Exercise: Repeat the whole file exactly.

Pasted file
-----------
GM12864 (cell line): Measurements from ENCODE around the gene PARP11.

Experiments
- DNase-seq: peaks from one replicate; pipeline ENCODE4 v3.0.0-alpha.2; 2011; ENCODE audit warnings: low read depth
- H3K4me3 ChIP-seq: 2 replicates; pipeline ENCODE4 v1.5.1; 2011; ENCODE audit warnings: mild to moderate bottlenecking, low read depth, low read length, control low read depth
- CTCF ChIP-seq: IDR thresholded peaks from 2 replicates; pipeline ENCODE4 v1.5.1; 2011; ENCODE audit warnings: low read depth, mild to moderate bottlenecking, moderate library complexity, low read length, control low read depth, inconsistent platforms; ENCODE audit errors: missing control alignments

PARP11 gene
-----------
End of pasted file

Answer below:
GM12864 (cell line): Measurements from ENCODE around the gene PARP11.

Experiments
- DNase-seq: peaks from one replicate; pipeline ENCODE4 v3.0.0-alpha.2; 2011; ENCODE audit warnings: low read depth
- H3K4me3 ChIP-seq: 2 replicates; pipeline ENCODE4 v1.5.1; 2011; ENCODE audit warnings: mild to moderate bottlenecking, low read depth, low read length, control low read depth
- CTCF ChIP-seq: IDR thresholded peaks from 2 replicates; pipeline ENCODE4 v1.5.1; 2011; ENCODE audit warnings: low read depth, mild to moderate bottlenecking, moderate library complexity, low read length, control low read depth, inconsistent platforms; ENCODE audit errors: missing control alignments

PARP11 gene